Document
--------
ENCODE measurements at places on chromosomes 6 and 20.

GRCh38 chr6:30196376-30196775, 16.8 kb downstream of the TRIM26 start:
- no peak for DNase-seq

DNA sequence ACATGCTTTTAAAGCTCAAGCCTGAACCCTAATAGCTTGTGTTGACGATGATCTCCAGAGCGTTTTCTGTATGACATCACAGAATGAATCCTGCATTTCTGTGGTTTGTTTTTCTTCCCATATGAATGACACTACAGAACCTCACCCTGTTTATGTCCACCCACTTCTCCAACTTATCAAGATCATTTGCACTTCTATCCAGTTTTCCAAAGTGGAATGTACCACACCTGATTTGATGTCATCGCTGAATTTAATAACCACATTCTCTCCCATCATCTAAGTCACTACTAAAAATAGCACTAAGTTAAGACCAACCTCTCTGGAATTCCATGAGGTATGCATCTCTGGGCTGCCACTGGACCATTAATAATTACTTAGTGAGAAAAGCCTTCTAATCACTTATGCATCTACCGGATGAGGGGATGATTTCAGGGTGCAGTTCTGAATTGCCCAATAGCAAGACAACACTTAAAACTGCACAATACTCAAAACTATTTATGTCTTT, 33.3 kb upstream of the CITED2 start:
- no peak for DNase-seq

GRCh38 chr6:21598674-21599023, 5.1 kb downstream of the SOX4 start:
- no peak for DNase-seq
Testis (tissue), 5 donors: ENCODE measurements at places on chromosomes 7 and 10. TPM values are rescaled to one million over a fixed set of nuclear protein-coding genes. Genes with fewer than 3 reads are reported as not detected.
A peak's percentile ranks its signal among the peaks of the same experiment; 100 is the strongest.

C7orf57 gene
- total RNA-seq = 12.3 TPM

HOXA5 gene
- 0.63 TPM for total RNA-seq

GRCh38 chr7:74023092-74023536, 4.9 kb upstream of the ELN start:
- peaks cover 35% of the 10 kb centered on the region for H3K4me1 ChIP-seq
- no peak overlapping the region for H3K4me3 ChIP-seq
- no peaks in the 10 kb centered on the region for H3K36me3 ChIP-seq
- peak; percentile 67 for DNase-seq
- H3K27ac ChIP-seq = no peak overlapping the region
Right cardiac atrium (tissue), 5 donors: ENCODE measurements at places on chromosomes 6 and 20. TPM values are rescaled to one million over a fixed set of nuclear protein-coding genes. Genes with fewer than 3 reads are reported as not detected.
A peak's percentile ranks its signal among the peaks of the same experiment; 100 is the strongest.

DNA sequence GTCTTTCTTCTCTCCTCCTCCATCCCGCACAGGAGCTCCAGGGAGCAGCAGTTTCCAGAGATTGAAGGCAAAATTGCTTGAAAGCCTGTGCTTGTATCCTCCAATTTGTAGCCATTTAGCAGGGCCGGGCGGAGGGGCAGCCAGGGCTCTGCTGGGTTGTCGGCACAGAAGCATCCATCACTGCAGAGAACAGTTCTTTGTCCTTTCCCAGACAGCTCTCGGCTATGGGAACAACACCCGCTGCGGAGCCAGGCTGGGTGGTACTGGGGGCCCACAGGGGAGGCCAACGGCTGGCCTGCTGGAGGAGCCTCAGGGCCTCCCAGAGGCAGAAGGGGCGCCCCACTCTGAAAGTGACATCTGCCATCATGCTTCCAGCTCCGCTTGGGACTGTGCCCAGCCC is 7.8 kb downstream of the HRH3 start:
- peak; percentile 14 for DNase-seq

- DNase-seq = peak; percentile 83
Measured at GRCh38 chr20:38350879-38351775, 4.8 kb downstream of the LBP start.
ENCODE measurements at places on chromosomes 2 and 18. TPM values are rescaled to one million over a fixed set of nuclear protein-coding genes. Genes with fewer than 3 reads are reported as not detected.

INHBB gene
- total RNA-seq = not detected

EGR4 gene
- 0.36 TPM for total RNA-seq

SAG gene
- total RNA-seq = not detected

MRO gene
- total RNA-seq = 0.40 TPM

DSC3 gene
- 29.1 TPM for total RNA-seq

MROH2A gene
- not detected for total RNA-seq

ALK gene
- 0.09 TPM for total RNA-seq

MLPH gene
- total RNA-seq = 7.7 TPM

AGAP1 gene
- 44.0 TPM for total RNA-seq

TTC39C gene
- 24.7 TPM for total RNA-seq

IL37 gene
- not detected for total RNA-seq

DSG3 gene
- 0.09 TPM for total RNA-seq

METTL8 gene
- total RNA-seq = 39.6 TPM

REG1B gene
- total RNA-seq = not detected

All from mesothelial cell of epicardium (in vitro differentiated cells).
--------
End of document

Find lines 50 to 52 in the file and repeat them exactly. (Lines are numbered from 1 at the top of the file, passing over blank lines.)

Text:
- 0.09 TPM for total RNA-seq

METTL8 gene
- total RNA-seq = 39.6 TPM